place at a moment when his very words show that Becket had separated himself, both from the general assembly, then sitting at Clarendon, and from his brother Bishops. He tells us, that the Bishops of Salisbury and Norwich, the Earls of Cornwall and Leicester, and two Knights Templars, went to Becket, and prevailed upon him to come, and swear to receive the King's laws. This was evidently when he had separated himself from his brethren, as Foliot describes, and gone to consult apart; and the only thing that is here omitted, is what took place in the chamber where the Bishops were alone, which Hoveden, not being one of them, could not be acquainted with of his own knowledge. Neither he, nor other historians of the time, except Foliot, describe the entrance of the armed men into the chamber where the Bishops were assembled; but Hoveden himself says that there was good cause for alarm, and another contemporary relates the menaces used towards the Bishops in such a manner as to confirm, perhaps more strongly, the truth of Foliot's letter upon this point, than even if he had repeated exactly the same words. He says “ There certainly were various officers rushing about the royal chambers, brandishing their shining battle-axes, as if prepared to smite the heads of the Bishops.” This is the account of Gervase, one of the best and most accurate historians of the day, connected with the church of Canterbury, and possessed of every means of information; and it must be contended that this in the strongest manner corroborates the account given by Foliot. The only thing that now remains uncorroborated by collateral proof, are the words used by Becket, that it was the will of his Lord that he should perjure himself and do penance after. On this point we can surely have no stronger proof than his own actions. He had already perjured himself to a certain point—that is to say, broken his solemn promise to the King given at Oxford, there can be no doubt; and that he again did so on the present occasion, in taking an oath to observe present occasion, that he was threatened in the most violent and angry manner by the King and

the customs, and then violating that oath, nobody has ever attempted to deny. The only question is, whether he did or did not, as the Bishop of London declares, meditate the perjury while he took the oath. Gervase says, "He, the Archbishop, did certainly fall in words, but quickly coming back to himself, he rose again all the stronger in works ;” and we find it proved beyond doubt, that Becket, immediately after having taken this oath, sought absolution from the Pope for so doing, and suspended himself from the service of the altar till he had obtained it ; which is surely very like perjuring himself because it was the will of his Lord, and doing penance afterwards. Thus then I assert in opposition to Mr. Berington, that the story which is told by contemporaries, several of whom were certainly present, confirms in every respect the letter attributed to Foliot Bishop of London ; that Hoveden, Diceto, and Gervase prove that Becket first of all refused to consent to the King's views in London, then followed him to Oxford, and promised to receive the laws which he wished to enforce, retracted this promise at Clarendon, and being threatened with the King's anger, separated himself from the other bishops, and consulted apart. They prove also, that many of the King's friends and officers threatened the bishops with their brandished weapons, and that under these menaces Becket gave way, and took the oath to observe the customs, which he instantly violated, and sought absolution, and did penance for taking it. Foliot tells exactly the the same story, and adds nothing but two facts which came more immediately under his own cognizance than under that of the historians-namely, that the officers, who were seen brandishing their battle-axes, as if about to dash the bishops' brains out, as described by Gervase, did actually enter the hall where they were assembled, and threatened them there, and that Becket, while he took the oath, had not the slightest intention of keeping it, which, indeed, his whole subsequent conduct would prove, even if the bishop had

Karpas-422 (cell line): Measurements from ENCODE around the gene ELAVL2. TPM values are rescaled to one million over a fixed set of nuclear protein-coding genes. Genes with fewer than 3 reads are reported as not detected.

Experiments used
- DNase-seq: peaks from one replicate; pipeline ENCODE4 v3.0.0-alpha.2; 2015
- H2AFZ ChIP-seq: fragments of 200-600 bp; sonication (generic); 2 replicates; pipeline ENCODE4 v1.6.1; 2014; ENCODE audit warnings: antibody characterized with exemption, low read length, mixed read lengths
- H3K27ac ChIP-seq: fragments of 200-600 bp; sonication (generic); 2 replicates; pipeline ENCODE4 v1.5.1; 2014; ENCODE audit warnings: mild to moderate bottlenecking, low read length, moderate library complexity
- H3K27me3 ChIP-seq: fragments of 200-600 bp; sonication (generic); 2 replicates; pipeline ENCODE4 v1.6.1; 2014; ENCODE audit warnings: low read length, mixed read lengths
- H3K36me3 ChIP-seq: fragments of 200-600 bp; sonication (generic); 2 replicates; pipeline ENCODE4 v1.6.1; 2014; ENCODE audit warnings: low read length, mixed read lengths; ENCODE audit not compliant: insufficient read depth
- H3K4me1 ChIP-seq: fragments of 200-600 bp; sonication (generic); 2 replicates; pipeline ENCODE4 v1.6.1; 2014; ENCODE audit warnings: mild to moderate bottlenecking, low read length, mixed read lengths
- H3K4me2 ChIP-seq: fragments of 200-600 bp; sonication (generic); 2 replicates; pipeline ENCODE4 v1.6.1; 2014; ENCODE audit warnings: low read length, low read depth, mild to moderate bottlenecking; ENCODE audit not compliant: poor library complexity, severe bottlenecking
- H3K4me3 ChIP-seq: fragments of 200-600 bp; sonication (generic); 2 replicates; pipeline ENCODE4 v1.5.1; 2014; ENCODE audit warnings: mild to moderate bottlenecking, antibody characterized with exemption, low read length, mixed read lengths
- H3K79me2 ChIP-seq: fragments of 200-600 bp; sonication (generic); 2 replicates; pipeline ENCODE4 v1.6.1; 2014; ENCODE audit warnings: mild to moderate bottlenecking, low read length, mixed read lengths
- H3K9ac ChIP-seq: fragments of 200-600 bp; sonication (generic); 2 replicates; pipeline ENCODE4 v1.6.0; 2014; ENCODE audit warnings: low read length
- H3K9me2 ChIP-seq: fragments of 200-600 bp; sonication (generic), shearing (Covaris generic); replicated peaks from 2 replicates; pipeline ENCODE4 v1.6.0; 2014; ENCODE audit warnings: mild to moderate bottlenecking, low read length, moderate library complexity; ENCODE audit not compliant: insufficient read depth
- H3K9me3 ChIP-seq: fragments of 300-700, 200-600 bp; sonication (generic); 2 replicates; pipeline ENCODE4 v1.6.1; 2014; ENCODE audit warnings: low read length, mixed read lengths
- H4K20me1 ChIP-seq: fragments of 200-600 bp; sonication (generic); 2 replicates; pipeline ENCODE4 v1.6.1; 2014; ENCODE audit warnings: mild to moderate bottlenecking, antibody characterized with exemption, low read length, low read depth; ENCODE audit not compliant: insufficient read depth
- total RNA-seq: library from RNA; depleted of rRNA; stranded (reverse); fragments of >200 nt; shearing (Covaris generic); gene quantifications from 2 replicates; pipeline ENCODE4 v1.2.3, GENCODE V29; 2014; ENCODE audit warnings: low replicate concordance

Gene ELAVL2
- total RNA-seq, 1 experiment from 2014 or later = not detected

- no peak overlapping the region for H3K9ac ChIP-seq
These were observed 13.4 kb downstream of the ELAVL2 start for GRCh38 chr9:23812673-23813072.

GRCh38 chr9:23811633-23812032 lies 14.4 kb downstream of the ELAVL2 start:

by the Barons; and it would appear, that while he was absent from the Bishops on the occasion

never made the assertion. Thus, instead of being unconfirmed by other historians, the letter is confirmed in every particular.

As far as we have hitherto gone, Mr. Berington seems not to have had a doubt of the authenticity of the letter. It is against Foliot that he fights in defence of his favourite, Becket, and nothing is too bad for the Bishop of London; his letter is declared to be libellous and false, and the Bishop is declared never to have sent it to Becket, because he knew it could be refuted.

Rising, however, in his enthusiasm, Mr. Berington next proceeds a step further, finds out that he has done the Bishop of London wrong, declares that the letter is a forgery, written by some anonymous enemy of Becket, and attributed by him to the Bishop of London, in order to give it an appearance of authority. The assertion is a very bold one, but it is supported by an assertion bolder still. “The letter,” he says, “must be a forgery, because the Bishop of London could not in the short space of two years, forget the events that had happened at Clarendon; “and he goes on to say, "He, the writer, speaks of the bishops being shut up in one room at Clarendon, and of a third day of the meet. ing, and of the nobles violently entering their chamber, and of the Primate's withdrawing. But none of these things happened at Clarendon. The bishops were not shut up, the meeting lasted but two days, the nobles did not enter their chamber, and the Primate did not withdraw.” Such is Mr. Berington's very bold assertion. Whether the bishops were or were not shut up in consultation together during a part of the time that they were at Clarendon, we have no evidence but probability to show; but in no other respect whatever, is Mr. Berington justified, even by the absence of evidence, in making the assertions he has made. In two instances, indeed, he goes directly in the teeth of historical facts. It may be a difficult thing, to prove how long the parliament of Clarendon did sit, but there is no difficulty whatever in showing, that it sat more than two days. For its commencé